Hermann Maier (born 7 December 1972) is an Austrian former World Cup champion alpine ski racer and Olympic gold medalist. Nicknamed the "Herminator", Maier ranks among the greatest alpine ski racers in history, with four overall World Cup titles (1998, 2000, 2001, 2004), two Olympic gold medals (both in 1998), and three World Championship titles (1999: 2, and 2005). His 54 World Cup race victories – 24 super-G, 15 downhills, 14 giant slaloms, and 1 combined – rank third on the men's all-time list behind Ingemar Stenmark's 86 victories and Marcel Hirscher's 68 victories. As of 2013, he holds the record for the most points in one season by a male alpine skier, with 2000 points from the 2000 season. From 2000–2013 he also held the title of most points in one season by any alpine skier, until Tina Maze scored 2414 points in the 2013 season.
With an HPI of 60.28, Marc Girardelli is the 7th most famous Austrian Skier. His biography has been translated into 24 different languages.
Marc Girardelli (born 18 July 1963) is an Austrian and Luxembourgish former alpine ski racer, a five-time World Cup overall champion who excelled in all five alpine disciplines.
With an HPI of 59.16, Egon Zimmermann is the 8th most famous Austrian Skier. His biography has been translated into 19 different languages.
Egon Zimmermann (8 February 1939 – 23 August 2019), often referred to as Egon Zimmermann II, was a World Cup alpine ski racer and Olympic gold medalist from Austria. Zimmermann won the Olympic downhill at Patscherkofel in 1964 and won several medals on the professional tour in the late-1960s and early 1970s.
With an HPI of 58.98, Othmar Schneider is the 9th most famous Austrian Skier. His biography has been translated into 17 different languages.
Othmar Schneider (27 August 1928 – 25 December 2012) was an Austrian Alpine skier and Olympic champion. Schneider was born in Lech am Arlberg. At the 1952 Winter Olympics in Oslo, he was the gold medalist in the slalom and the silver medalist in the downhill.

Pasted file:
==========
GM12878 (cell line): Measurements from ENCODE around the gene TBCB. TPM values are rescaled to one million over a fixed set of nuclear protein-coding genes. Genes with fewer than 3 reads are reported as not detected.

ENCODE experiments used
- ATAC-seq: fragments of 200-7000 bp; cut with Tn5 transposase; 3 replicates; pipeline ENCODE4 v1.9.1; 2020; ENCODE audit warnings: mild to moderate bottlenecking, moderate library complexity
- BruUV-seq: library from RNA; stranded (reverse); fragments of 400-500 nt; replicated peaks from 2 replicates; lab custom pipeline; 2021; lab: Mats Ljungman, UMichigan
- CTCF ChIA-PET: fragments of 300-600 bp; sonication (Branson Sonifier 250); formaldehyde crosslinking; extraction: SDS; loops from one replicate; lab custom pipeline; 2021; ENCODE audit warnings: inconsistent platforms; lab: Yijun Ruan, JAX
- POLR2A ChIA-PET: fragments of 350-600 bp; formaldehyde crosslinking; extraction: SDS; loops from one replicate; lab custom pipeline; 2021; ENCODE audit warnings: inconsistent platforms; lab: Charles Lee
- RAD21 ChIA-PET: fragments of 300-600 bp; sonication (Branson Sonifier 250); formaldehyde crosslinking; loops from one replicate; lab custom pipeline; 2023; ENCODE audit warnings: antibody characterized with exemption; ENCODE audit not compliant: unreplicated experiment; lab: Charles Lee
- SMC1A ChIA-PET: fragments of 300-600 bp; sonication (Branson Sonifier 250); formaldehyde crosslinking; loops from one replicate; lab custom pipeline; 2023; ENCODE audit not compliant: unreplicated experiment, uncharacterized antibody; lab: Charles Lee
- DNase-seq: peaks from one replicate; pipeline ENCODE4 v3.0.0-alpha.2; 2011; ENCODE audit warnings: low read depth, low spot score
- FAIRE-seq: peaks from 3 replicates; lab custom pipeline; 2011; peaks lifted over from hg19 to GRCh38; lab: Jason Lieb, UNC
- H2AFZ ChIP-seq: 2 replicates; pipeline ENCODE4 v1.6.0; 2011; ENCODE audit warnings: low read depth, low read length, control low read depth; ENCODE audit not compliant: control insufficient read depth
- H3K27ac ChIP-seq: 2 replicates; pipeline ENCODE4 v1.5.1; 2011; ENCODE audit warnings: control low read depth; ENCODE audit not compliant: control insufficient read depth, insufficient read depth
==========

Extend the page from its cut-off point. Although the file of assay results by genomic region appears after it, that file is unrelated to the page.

With an HPI of 58.17, Erika Mahringer is the 10th most famous Austrian Skier. Her biography has been translated into 18 different languages.
Erika "Riki" Mahringer (16 November 1924 – 30 October 2018) was an Austrian alpine skier who competed in the 1948 and 1952 Winter Olympics. In 1948 she won the bronze medal in the slalom event as well as in the Alpine combined competition. In the downhill contest she finished 19th. Four years later she finished fourth in the 1952 Olympic downhill event. In the same year she finished 17th in the giant slalom competition and 22nd in the slalom contest.Mahringer earned silver medals in the FIS Alpine Skiing World Championships 1950 at Aspen (slalom and downhill), and in the giant slalom she finished fourth. She was a six time Austrian Champion (downhill 1948, 1951, 1952; slalom 1951; giant slalom 1951; Alpine Combined 1951). In 1951, she was named Austrian Sports Personality of the Year.Mahringer was born in Linz. She wed fellow skier Ernst Spiess in 1954. Together they founded the Mayrhofen Ski School. In 1955, they opened "Riki’s Skikindergarten", the world's first children's ski school. Riki and Ernst are the parents of Uli Spiess and Nicola Spiess who became Alpine ski racers like their parents.
Pantheon has 75 people classified as skiers born between 1924 and 1997. Of these 75, 70 (93.33%) of them are still alive today. The most famous living skiers include Erik Schinegger, Karl Schranz, and Franz Klammer. The most famous deceased skiers include Toni Sailer, Egon Zimmermann, and Othmar Schneider. As of October 2020, 19 new skiers have been added to Pantheon including Erik Schinegger, Egon Zimmermann, and Olga Pall.
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Which Skiers were alive at the same time? This visualization shows the lifespans of the 5 most globally memorable Skiers since 1700.